Circle of Color, a summer solstice art and music celebration centered around Venice’s culture of street artists and the struggle for free speech on the Venice boardwalk, is scheduled from 5 to 10 p.m. Saturday, June 17th, at Sponto Gallery, 7 Dudley Ave., Venice. Admission is free.
“We’re looking to carry on and to reinvent the spirit of freedom and creativity that the Beatniks and poets and political activists brought to Venice in the 1950s and ’60s,” says Gerry Fialka, who helps organize the event and performs with his band Black Shoe Polish.
Some musical highlights of the evening include performances by the Venice Beach Drum Orchestra, Chandra Das, Diane Butler, Suzy Williams, Petr Hromadko, Gitane Demone, Black Shoe Polish and Jean Paul.
Among the artists participating in the exhibit are William Attaway, Ibrahim Butler, Diane Butler, Leland Auslender, Lani Ware, True and Zsuzsanna.
Abstract art, transcendental and consciousness-themed works, and artwork strewn with messages of social concern, such as “No human is illegal” (while anti-immigrant laws were being proposed in Congress) and “There’s no money in peace” (while the war in Iraq raged), have been common visuals hung salon-style on the walls of the Sponto Gallery at past Circle of Color shows.
Ibrahim and Diane Butler, along with their artist daughter Lani Ware are the main organizers of these twice-annual winter and summer solstice celebrations. The Butlers are painters who show their works on the Venice Beach boardwalk daily. Ibrahim Butler also performs with his African drum-based ensemble afternoons on the boardwalk.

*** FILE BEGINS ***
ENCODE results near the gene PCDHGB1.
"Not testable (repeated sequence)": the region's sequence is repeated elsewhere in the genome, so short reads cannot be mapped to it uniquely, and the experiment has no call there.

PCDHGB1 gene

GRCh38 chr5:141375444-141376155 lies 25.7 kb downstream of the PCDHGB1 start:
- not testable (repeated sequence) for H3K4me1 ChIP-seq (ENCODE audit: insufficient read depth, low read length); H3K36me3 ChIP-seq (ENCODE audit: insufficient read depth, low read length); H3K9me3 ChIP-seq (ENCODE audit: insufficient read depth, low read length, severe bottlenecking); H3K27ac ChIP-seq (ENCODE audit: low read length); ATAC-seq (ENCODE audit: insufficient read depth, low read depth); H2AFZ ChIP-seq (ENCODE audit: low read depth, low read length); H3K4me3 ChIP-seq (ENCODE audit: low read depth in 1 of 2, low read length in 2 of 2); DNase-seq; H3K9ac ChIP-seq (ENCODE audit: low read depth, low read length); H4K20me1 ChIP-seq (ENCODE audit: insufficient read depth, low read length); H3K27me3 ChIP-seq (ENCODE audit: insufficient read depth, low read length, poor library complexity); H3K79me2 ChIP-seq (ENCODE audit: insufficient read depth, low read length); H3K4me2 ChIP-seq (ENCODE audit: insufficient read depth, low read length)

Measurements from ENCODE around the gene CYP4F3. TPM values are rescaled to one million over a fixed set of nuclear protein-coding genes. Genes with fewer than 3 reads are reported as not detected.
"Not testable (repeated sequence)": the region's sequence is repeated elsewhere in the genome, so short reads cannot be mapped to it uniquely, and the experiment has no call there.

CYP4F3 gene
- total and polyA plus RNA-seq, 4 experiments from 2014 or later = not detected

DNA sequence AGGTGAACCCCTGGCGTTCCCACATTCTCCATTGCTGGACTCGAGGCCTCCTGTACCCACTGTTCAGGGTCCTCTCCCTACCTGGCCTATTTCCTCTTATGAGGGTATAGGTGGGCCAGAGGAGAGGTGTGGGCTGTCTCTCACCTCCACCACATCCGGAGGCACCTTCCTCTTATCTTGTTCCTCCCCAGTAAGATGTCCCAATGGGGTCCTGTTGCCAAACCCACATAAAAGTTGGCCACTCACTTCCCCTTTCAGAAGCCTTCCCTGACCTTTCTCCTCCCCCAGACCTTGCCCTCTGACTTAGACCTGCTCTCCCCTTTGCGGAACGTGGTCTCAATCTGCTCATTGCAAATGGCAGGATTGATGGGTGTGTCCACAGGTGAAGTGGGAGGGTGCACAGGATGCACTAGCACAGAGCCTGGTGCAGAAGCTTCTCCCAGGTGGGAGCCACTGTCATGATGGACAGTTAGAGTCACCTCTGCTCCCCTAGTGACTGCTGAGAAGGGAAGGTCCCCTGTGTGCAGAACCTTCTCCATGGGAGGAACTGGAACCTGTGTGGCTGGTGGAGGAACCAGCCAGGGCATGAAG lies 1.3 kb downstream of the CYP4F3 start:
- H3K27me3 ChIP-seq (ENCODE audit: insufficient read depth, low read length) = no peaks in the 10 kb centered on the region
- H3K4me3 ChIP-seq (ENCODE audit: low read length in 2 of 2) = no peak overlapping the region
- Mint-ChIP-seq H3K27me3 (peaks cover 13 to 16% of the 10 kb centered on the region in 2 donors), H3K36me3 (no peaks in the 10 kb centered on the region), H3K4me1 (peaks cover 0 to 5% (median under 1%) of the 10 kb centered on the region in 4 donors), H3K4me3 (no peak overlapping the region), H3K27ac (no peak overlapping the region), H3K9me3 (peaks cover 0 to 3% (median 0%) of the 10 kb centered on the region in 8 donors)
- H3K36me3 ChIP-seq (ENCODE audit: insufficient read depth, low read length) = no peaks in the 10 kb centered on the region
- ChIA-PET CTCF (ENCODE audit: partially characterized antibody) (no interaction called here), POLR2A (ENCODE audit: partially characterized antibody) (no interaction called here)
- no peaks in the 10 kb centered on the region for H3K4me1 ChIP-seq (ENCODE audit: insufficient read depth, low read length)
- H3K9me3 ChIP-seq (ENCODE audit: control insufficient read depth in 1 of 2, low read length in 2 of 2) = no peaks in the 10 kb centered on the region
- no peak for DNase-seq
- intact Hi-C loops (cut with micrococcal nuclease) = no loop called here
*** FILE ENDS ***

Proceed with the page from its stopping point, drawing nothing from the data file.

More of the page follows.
The two are vocal opponents of the Los Angeles City Council ordinance that they say places curbs on freedom of expression on the boardwalk by requiring artists to obtain a “Permit for Public Expression” for a $25 fee and assigns spots for artists to stand. The Butlers work to raise awareness about the issue in Venice and at the Circle of Color events.
The night features performances by Venice artists united against the boardwalk regulations that affect the west side of the public boardwalk.
Homelessness is another issue of importance to Circle of Color organizers. Ibrahim Butler is known for reaching out to the homeless, drug addicts and drifters that sometimes wind up on Venice Beach in need of help, according to Fialka. And this outlook crosses over into the Circle of Color show, which sometimes features homeless poets and performers.
“This event is about community togetherness and a creative spirit that dates back to the days of Abbot Kinney. It exemplifies what Venice is about,” says Fialka. “It’s about acceptance of all humans, all races, all incomes.”
The 7 Dudley Ave. location, a half block away from Venice Beach, is a historic mecca for Venice Beatniks. The venue used to be the Venice West Cafe, which, along with the nearby Gashouse, was one of the main hangouts for Beatniks and poets in the 1950s and ’60s.
One Circle of Color artist, who was around to witness that scene firsthand and filmed hippie parties and poetry readings at the Venice West Cafe, is photographer Leland Auslender, whose “Celestial Images” feature transcendental, mystical and poetic scenes and show symbolic chakras.
Chanteuse Suzy Williams will play blues and obscure R. Crumb tunes with guitarist Tom Marion of the Cheap Suit Serenaders; Black Show Polish plays avant-garde funk with “astral moods, genre mashing and radical poetry”; Chandra Das features “primordial sounds” via Vedic chanting and guitar; Petr Hromadka and Friends plays World beats centered around the bass guitar; Venice Beach Drum Orchestra plays improv African rhythms; Gitane Demone plays bluesy swamp rock centered around her soulful, rangeful vocals; and Jean Paul is an “exotic” multi-lingual singer with songs in French, Creole and Spanish.
Information, (310) 306-7330.